“Our client, Mr. X, passed away many years ago. His wife, Mrs. X, and a local lawyer were trustees and executors. The will left his limited liability company shares, which were wholly owned by him, to a testamentary trust, which is discretionary in nature.
His daughter, who works for the company, is going to receive a large sum of money from the company. Accordingly, a P11D form will be prepared.
The daughter is named as the potential beneficiary of the testamentary trust.
I have two questions:
- Tax under CTA 2010, s. Will 455 be due as a result?
- Would it be possible to exclude him as a beneficiary to avoid the s 455 tax?
I look forward to readers’ responses. Query 19869 – Uncertain.
Response from Terry Jordan: The loan must be made to a participant or their associate
‘When Mr X died he left shares in a 100% owned company to a discretionary trust under his will, and I infer they would have had 100% business property relief under the IHTA 1984, s. 104.
This is still considered first-to-die best practice for spouses and civil partners, as it locks in the relief and prevents it from being overridden by the spousal or civil partner exemption. This could be advantageous if the rules were to change or if the shares were to be sold during the survivor’s lifetime.
Further planning is sometimes possible as the survivor could exchange what would be taxable assets on the second death for shares which, once held for two years, would again benefit from the relief.
The daughter of Mr. X, who works for the company, must receive a large loan (presumably the de minimis provisions of CTA 2010, s 456(3) are not in issue) and a P11D must be prepared. Uncertain asks if a liability under CTA 2010, s. 455 will arise because of the loan and whether it would be possible to remove the daughter as a potential beneficiary from the testamentary trust to avoid the charge. These loans are treated as subject to tax at the rate of income tax, but charged to the company as if it were corporation tax. It should be noted that the top dividend rate is proposed to be raised to 33.75% on April 6 this year as part of the package to fund social care and NHS costs.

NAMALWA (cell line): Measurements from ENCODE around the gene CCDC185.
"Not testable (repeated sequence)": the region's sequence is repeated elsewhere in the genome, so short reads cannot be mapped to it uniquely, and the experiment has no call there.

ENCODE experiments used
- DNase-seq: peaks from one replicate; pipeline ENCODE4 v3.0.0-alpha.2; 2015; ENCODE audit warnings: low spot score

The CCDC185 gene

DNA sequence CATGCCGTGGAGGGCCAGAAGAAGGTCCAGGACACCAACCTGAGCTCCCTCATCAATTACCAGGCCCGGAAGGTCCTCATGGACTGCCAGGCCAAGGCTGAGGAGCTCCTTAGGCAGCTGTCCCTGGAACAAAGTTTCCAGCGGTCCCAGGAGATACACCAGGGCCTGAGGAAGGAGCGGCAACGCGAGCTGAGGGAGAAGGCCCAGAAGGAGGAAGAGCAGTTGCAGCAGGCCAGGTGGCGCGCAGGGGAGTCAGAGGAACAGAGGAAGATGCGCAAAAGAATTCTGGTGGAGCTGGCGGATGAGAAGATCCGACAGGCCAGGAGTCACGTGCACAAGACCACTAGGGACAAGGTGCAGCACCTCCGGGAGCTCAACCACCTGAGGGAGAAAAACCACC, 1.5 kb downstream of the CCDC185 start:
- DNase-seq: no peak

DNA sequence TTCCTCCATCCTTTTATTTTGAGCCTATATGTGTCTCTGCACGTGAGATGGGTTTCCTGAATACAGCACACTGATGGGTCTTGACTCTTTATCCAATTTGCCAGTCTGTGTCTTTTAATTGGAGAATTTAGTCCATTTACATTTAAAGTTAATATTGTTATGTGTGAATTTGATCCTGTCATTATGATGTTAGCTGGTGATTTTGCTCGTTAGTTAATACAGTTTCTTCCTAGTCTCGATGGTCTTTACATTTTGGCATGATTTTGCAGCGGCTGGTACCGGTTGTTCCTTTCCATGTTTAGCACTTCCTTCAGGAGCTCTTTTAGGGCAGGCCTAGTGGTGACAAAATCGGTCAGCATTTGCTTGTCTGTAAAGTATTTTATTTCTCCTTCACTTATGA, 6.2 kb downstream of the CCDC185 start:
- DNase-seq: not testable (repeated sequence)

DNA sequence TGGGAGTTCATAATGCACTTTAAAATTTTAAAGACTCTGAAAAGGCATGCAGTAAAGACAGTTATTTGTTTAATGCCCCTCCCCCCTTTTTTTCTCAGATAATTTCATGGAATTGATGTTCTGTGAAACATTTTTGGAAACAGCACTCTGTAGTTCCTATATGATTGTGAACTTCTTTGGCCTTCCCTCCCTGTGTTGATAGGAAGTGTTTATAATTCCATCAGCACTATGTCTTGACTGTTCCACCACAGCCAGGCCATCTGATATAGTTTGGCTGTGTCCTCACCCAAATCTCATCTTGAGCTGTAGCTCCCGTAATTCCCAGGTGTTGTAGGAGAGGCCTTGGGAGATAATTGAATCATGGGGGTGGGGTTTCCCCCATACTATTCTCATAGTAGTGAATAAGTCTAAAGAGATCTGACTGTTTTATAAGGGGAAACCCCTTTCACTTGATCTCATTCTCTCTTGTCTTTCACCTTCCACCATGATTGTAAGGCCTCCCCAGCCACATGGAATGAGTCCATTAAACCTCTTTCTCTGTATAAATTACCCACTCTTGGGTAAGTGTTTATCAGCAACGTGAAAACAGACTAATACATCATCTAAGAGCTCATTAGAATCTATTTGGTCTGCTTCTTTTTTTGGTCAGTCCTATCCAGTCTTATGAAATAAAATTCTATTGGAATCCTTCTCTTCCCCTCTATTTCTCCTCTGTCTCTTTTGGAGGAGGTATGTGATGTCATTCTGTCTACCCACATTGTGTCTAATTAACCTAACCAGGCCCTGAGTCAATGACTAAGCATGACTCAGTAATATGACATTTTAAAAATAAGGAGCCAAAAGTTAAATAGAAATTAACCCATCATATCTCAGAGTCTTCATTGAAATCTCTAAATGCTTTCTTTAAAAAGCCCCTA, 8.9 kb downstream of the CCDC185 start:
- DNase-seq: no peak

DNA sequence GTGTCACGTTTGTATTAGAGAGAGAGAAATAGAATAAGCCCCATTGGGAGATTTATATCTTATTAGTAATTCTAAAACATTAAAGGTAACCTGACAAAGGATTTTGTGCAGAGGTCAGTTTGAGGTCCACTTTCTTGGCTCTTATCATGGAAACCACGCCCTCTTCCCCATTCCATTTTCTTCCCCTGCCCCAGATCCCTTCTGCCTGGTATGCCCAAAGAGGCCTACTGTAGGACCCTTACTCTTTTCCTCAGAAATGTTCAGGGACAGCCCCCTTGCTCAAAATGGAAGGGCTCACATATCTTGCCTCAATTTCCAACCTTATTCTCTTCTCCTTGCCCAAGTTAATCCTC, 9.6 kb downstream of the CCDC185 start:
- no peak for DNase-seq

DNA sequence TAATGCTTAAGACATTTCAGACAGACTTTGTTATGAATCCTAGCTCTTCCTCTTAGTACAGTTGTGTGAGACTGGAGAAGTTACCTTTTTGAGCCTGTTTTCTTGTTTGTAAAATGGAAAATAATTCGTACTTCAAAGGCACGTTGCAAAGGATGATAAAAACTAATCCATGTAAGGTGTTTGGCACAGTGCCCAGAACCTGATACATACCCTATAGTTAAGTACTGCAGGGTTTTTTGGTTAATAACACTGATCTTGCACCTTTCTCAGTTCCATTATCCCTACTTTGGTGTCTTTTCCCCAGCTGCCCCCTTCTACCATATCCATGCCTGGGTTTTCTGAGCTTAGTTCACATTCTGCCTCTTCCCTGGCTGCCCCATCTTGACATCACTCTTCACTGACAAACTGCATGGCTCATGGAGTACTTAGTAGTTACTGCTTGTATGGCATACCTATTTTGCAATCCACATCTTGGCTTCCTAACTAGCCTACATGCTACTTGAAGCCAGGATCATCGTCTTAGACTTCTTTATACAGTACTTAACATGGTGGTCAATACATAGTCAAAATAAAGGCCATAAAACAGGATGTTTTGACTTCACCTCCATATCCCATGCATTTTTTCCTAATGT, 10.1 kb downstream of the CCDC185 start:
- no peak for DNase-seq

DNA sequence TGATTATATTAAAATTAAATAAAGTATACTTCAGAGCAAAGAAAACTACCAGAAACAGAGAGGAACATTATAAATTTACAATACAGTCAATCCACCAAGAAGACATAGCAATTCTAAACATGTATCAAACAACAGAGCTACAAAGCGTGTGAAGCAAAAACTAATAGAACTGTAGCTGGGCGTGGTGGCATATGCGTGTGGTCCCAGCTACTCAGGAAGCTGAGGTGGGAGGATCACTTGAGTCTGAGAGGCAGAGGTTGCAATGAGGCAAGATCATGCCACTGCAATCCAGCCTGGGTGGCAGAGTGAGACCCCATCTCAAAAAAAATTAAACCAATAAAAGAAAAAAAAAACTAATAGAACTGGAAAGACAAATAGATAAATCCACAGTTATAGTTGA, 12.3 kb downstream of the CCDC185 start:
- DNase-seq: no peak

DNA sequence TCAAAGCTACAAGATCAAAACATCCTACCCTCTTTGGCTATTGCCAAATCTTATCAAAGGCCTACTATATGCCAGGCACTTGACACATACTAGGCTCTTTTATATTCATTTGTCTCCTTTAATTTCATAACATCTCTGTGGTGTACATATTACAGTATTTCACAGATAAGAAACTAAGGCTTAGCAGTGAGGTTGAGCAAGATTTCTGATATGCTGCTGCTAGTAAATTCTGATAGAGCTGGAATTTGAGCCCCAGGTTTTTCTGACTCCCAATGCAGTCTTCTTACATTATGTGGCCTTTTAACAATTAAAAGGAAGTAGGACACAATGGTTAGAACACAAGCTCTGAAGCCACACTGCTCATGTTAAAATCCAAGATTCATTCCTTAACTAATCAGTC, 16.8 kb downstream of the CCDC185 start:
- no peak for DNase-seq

For Section 455 to bite, the loan must be made to a participant or an associate of a participant.
A priori, the girl is not herself a participant so is she a partner? Although his mother does not personally own shares of the company, she is a trustee of the trust that owns them.
HMRC business tax manual at CTM61525 states: “Where the trust holds shares in a related company, any loan from that company to the trust will be chargeable because the trustee(s) are all participants or associates of a participant (and each trustee will be a relevant person , either because that trustee is a natural person or, in the case of a corporate trust, because CTA 2010, s 455(6) makes them a relevant person).
Therefore, the mother as trustee is part of the business. Therefore, the client’s daughter is an associate of his because she is a relative (see LTC 2010, s 448(1) (a)). Accordingly, a charge will be laid under Section 455.
I was wondering if a charge could be avoided if the mother retired as trustee. However, would this be covered by CTA 2010, s 464A? Also, is the daughter herself a participant (see CTM60160) by virtue of her interest in the shares as a beneficiary?
In my experience, it would be unusual for the will to provide for the exclusion of future beneficiaries, but a potential beneficiary could achieve the same result by irrevocably assigning all rights to charity; however, that apparently wouldn’t remove the charge here.
Originally published by Taxation Magazine Readers’ Forum
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